From Walmart Inc. to Home Depot Inc., the biggest US retailers are about to grab the earnings spotlight, providing stock investors with crucial insight into consumer spending — the engine that powers two-thirds of the US economy.
(Bloomberg) — From Walmart Inc. to Home Depot Inc., the biggest US retailers are about to grab the earnings spotlight, providing stock investors with crucial insight into consumer spending — the engine that powers two-thirds of the US economy.
Last quarter, a bevy of retailers like Target Corp. and Macy’s Inc. held a cautious view. But in recent months, the economy has been resilient with wage gains outpacing price increases and retail sales staying robust. Even consumers are beginning to believe inflation is receding, and economists on Wall Street and at the Federal Reserve have abandoned recession calls.
With the Fed signaling that it’s nearing the end of its most aggressive tightening campaign in a generation, Barclays Plc analyst Adrienne Yih expects US retail shares to outperform in 2024 as pressure on shoppers from inflation and higher borrowing costs eases. The call marks an about-face from three months ago, when Yih flagged recession risks for the group.
How an equal-weighted index of discretionary stocks — which puts Amazon.com Inc. and other members on an even scale — performs versus staples has long been a telltale sign of Wall Street’s view of the economy and investors’ appetite for risk. The ratio has steadily climbed in 2023 — a sign that traders think the economy will skirt a recession over the next year.
“This ratio tells us that investors see brighter times ahead and want to increase risk in their portfolios,” said Thomas Martin, senior portfolio manager at Globalt Investments.
Since the end of May, the S&P Retail Select Industry Index, which is home to Amazon.com, Costco Wholesale Corp. and Dollar Tree Inc., has rallied 16%, more than doubling the 6.8% gain for the broader S&P 500 Index. Surprising strength in retail sales bolstered bulls’ case that Americans are still willing to spend. Since then, Walmart has climbed 9.8%, while Macy’s and Home Depot have both posted double-digit gains.
“We’re trying to get a sense of the health of the consumer because that’s what’s been holding up Wall Street’s optimism on the economy,” said Martin.
US retail sales data for July, due on Tuesday, will offer some more hints. The data are forecast to show demand remained solid last month. And that day, results from Home Depot will reveal if homeowners are pulling back on discretionary spending.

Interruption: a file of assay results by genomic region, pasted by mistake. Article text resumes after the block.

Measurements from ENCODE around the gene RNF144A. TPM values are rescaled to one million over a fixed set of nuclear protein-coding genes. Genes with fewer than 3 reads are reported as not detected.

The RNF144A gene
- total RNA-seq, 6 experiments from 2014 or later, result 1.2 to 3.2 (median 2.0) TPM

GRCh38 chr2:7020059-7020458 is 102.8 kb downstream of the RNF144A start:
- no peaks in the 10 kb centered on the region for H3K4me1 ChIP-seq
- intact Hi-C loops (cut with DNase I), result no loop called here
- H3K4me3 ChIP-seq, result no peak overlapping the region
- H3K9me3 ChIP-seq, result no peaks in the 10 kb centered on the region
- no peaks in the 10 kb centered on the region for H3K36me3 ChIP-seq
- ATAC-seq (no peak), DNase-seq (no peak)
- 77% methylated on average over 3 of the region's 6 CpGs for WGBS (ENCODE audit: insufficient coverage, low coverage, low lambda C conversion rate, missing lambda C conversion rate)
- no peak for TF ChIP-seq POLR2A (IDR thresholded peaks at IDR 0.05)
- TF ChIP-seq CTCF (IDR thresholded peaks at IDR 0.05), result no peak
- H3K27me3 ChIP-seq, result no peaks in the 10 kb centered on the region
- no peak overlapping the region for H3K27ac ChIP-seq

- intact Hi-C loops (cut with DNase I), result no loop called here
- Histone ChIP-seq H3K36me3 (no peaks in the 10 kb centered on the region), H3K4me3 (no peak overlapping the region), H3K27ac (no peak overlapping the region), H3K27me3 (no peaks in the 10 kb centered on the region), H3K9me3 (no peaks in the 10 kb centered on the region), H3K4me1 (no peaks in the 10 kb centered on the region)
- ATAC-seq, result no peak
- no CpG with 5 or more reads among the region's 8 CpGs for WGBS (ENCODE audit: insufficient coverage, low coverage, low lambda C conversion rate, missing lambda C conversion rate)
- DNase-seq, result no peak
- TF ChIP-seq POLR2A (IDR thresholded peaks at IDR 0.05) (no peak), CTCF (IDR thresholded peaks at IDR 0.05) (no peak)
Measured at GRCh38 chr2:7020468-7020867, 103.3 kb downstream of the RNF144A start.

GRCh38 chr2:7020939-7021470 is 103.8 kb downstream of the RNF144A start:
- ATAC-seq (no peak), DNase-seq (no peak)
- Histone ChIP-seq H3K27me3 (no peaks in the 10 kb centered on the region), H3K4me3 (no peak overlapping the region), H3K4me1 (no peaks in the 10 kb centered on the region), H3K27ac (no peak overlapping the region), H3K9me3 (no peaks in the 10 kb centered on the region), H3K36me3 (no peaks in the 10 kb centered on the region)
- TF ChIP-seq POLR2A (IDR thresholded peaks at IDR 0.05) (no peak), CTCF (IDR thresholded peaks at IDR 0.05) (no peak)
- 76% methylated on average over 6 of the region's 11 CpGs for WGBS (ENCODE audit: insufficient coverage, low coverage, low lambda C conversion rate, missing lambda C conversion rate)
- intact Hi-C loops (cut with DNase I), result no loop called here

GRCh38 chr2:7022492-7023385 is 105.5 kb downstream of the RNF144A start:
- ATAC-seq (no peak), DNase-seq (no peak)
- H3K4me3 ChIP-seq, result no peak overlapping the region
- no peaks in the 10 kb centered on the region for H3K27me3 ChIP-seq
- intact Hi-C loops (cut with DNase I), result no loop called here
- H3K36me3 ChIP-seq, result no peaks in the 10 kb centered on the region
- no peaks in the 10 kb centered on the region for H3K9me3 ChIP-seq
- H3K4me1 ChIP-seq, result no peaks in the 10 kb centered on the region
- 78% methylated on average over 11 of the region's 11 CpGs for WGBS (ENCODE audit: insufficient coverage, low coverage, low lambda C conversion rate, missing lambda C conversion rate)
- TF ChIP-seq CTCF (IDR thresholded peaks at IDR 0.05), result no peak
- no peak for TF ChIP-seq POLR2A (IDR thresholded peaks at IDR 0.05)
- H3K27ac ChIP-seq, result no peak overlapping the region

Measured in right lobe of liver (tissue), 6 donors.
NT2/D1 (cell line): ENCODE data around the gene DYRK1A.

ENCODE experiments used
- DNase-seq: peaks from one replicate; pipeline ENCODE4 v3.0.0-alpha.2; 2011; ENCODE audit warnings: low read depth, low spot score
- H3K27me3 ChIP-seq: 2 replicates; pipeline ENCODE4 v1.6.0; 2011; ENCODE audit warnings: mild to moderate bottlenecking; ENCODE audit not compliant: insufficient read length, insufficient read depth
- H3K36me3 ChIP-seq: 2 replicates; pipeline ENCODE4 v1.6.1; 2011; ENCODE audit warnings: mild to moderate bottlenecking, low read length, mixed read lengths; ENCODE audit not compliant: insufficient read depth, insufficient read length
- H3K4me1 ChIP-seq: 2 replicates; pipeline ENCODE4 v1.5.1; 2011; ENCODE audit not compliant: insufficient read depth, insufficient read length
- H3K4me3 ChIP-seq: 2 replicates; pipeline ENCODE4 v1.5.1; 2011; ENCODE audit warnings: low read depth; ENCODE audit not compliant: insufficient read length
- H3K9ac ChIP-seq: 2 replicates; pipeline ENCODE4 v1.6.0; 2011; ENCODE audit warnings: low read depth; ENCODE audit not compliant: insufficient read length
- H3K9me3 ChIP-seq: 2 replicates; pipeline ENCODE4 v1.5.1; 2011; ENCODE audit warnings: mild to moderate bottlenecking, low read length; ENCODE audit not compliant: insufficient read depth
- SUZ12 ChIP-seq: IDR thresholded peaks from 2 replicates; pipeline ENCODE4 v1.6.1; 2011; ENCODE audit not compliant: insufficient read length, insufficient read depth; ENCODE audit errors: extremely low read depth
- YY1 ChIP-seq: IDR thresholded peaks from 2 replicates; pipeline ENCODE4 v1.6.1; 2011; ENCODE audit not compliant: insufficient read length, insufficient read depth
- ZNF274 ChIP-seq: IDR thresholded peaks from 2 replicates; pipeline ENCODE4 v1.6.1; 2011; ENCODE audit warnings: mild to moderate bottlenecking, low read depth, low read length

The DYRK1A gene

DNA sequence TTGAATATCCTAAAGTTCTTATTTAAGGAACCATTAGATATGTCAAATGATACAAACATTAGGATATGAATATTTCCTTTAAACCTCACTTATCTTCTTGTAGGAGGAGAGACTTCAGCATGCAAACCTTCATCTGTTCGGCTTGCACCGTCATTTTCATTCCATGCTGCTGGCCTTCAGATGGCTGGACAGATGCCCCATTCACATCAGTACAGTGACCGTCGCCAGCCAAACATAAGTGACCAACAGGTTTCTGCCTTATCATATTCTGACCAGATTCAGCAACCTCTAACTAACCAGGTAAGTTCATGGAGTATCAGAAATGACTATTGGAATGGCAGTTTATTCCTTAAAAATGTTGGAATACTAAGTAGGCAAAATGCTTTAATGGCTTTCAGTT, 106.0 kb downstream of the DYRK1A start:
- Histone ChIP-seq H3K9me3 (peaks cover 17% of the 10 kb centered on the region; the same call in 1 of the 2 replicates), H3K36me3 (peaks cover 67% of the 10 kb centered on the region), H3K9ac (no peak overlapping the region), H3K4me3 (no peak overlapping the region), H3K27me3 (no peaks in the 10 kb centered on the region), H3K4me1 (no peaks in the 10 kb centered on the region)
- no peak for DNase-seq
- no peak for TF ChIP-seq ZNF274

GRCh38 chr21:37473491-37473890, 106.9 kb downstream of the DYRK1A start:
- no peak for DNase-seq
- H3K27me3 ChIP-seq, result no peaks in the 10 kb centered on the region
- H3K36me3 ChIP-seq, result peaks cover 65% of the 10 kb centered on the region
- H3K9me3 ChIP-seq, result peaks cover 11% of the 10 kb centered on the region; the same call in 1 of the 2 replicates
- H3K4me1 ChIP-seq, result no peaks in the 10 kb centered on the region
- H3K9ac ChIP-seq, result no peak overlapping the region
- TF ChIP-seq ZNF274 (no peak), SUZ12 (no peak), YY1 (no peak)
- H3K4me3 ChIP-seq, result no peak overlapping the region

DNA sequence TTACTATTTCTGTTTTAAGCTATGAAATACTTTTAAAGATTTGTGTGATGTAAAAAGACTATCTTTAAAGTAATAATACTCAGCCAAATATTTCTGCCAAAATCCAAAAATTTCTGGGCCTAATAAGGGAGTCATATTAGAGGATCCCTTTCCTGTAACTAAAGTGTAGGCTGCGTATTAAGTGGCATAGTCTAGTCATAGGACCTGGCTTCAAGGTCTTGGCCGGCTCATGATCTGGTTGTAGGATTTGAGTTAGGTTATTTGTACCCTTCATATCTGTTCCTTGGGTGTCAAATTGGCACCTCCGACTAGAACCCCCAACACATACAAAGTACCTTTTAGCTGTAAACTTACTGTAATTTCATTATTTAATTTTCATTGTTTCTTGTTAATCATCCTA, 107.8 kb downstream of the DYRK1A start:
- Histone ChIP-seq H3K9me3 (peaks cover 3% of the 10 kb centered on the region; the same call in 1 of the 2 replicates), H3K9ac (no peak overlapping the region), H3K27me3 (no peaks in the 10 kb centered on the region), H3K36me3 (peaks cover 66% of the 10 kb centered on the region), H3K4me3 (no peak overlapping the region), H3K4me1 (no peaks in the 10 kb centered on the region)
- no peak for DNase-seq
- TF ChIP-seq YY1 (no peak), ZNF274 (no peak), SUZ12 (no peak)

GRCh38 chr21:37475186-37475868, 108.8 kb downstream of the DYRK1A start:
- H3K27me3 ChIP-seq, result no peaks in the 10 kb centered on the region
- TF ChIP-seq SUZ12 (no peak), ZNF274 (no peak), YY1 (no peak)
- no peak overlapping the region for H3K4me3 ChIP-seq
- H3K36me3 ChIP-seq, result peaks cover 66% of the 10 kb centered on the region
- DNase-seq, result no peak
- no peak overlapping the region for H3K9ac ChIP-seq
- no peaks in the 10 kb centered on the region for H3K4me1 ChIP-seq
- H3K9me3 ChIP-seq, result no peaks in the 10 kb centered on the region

Other high-profile retailers like Target will deliver results on Wednesday, followed by Walmart on Thursday. Kohl’s Corp., Macy’s Inc., Nordstrom Inc. and Lowe’s Cos. will follow in the coming weeks.
Back-to-school shopping is a key event this quarter, particularly for Target, which is looking to regain momentum following a modest sales forecast. While apparel and footwear sellers have struggled amid rising prices, Yih raised her ratings on American Eagle Outfitters Inc., Bath & Body Works Inc., Gap Inc. and Tapestry Inc. to overweight from equal-weight as part of next year’s “offensive positioning.”
Of course, a common headwind for both the discretionary and staples sectors is margin-shredding price pressures, which Bloomberg Intelligence forecasts will remain a key hurdle for retailers in both groups. While inflation has eaten away at discretionary spending within US households, Yih said in a note to clients that prices have been moderating.
What’s more, higher borrowing costs take time to ripple through the economy, so investors are eager to hear companies’ outlook for inflation and profit margins.
“Retailers probably won’t predict a rosy future in the quarters to come,” said Brooke May, managing partner at Evans May Wealth. “But it’s a status quo to set expectations low in an effort to surprise on the upside.”
–With assistance from Kit Rees.
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